It’s important to remember what we’ve lost. Suarez and Sturridge were very good camouflage. After months of saying “so what” to all those two’s and three’s we were conceding should it have taken this long for any manager to realise you can’t operate like that forever? When you’ve got a few bob you flaunt it, eat at the best places and stand a few rounds. Then when you’re skint there is a period where you think you can still spend freely. It’s only when the bailiff knocks that you realise you must live in a completely different way now. Rodgers is still in that overlap zone.

We were loaded with goals, now we’re not. Already the transfer spree is being torn apart. Twenty millions’ worth of Markovic isn’t even being brought on when you need a goal now. What would be the point? I enjoyed the late Kop surge and the resultant 0-0 isn’t anything we haven’t seen a hundred times before. Something seems different about this though; a dark cloud in a shape of things to come that won’t be evaporating soon. There’s always the Capital One Cup, Brendan. Look what it did for Kenny.

Arsenal: Another slice of luck hides our serious weaknesses

There was a moment during the first half at the Stadium of Light on Saturday, when Welbeck found himself with the ball at his feet out on the left flank and he looked up, before playing a cross into the box, only to see the small figures of Alexis, the Ox and Santi, competing with the Black Cats comparative defensive behemoths.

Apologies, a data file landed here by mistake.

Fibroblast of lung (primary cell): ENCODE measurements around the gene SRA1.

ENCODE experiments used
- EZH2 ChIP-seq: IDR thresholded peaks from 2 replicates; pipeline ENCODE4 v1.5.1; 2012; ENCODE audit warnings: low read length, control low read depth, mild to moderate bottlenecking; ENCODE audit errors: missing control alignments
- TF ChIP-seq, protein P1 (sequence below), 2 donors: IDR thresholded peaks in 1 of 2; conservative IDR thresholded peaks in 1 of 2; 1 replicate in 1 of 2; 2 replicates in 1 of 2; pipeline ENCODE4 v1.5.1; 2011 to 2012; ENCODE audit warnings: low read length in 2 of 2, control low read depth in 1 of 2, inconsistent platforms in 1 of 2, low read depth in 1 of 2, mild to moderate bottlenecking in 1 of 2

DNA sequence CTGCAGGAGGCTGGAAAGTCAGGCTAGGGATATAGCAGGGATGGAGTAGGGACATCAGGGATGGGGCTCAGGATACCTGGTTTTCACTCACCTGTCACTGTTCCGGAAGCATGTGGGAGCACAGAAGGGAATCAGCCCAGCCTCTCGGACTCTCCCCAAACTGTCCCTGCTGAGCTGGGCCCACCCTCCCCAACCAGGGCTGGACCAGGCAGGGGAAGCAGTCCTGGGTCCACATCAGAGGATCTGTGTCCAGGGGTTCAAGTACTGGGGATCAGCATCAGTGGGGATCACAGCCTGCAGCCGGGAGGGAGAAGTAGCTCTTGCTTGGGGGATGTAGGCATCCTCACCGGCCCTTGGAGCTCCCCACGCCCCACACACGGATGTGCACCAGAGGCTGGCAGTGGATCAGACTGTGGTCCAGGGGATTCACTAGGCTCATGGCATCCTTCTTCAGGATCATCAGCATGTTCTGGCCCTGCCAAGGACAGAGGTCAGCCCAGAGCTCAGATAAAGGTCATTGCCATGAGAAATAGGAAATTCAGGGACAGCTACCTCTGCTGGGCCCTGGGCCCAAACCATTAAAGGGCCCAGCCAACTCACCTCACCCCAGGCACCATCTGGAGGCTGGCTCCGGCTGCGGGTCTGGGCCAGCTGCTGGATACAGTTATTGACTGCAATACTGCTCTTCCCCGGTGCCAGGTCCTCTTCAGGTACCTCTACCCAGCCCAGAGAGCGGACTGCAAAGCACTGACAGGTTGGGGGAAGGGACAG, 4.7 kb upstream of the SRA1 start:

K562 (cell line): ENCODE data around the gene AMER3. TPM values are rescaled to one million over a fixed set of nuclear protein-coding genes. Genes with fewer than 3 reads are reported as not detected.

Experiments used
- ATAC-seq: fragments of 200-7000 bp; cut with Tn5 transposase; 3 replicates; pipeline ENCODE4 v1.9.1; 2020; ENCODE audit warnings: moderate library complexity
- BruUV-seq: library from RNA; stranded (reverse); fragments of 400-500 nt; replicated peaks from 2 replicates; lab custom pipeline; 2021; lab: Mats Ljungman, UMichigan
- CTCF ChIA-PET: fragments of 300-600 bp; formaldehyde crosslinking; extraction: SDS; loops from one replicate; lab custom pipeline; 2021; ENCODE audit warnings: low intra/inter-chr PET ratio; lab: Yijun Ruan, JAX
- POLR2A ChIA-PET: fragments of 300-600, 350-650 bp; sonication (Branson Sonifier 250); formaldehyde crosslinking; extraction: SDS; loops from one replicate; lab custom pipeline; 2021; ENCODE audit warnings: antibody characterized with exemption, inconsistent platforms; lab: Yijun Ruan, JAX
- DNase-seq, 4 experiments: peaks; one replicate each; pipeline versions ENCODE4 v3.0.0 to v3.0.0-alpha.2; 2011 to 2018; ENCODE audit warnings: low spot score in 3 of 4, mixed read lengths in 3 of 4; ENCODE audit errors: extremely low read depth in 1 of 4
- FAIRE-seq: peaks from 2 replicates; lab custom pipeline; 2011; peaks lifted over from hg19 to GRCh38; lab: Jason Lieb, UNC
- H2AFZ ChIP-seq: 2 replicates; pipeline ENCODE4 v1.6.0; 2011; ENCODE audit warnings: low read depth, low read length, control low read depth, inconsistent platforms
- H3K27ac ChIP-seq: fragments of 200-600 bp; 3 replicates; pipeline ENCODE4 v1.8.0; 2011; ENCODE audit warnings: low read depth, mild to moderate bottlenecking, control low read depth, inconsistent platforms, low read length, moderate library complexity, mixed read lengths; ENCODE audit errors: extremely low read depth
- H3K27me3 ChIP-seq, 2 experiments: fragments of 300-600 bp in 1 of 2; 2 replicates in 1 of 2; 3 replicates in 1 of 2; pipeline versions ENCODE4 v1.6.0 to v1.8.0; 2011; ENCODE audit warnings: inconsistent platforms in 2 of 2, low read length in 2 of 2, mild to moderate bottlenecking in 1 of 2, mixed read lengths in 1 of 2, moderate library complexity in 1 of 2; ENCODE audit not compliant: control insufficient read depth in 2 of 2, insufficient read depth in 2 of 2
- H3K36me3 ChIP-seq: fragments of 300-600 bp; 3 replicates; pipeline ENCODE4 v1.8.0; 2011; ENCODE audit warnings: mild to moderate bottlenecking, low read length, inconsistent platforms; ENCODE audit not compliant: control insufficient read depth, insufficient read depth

It was symptomatic of the infuriating lopsidedness of our squad.

Heaven only knows how the Gunners have ended up with two wins over this past week, Yet hopefully, if we continue to benefit from having such an unbelievably fortuitous wind at our backs, we’ll gradually boost our confidence, which might enable us to negate the obvious limitations of our physical size.

I believe our beleaguered Belgian opponents on Wednesday night achieved the unenviable feat of being the first team we’ve encountered in a long, long time that appears to be smaller than us, in both size and stature. And with the resulting deflationary effect of our last gasp ‘smash and grab’ in Anderlecht, I imagine the home team must’ve all shrunk several more inches, as they trudged back into their dressing room.

Despite my “never in doubt” post-match delight, our woeful display was sufficiently embarrassing that there’s some small part of me can’t help but wonder whether perhaps we might’ve profited more from the sort of media scalding we deserved, if we hadn’t managed a last-minute exit from this humiliating Belgian frying-pan.

Perhaps our inhibited, lacklustre performance was down to nervousness, on account of our makeshift defence. But with Alexis not nearly so blase about appearing on football’s biggest stage, once again the Chilean alone demonstrated the intensity necessary to eventually make something happen. This was a lamentably complacent display of a squad too accustomed to going through the motions, to progress from the group stages.